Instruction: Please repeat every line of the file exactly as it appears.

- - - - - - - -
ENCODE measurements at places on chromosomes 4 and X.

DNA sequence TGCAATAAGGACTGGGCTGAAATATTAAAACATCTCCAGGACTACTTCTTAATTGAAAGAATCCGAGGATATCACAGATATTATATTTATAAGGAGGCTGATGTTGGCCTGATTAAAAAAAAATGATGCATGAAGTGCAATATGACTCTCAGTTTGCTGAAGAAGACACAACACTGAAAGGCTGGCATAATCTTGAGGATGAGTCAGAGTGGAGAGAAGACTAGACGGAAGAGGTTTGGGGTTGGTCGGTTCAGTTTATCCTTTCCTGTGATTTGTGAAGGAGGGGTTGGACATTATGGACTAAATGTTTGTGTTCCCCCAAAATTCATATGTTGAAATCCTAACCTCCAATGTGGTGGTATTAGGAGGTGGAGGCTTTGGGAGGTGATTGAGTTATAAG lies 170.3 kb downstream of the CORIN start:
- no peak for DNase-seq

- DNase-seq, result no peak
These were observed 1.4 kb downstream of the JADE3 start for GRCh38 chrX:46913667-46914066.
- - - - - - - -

ENCODE measurements at places on chromosomes 4 and X.

DNA sequence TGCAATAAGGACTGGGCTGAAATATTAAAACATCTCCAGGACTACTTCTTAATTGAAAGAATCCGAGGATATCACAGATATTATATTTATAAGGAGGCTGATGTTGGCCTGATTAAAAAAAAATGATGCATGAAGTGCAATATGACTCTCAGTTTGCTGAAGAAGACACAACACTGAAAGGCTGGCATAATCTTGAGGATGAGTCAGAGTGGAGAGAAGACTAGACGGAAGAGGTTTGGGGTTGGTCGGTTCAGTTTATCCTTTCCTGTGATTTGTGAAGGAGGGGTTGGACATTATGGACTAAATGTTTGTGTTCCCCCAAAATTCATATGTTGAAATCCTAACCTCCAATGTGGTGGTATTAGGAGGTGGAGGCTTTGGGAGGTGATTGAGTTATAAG lies 170.3 kb downstream of the CORIN start:
- no peak for DNase-seq

- DNase-seq, result no peak
These were observed 1.4 kb downstream of the JADE3 start for GRCh38 chrX:46913667-46914066.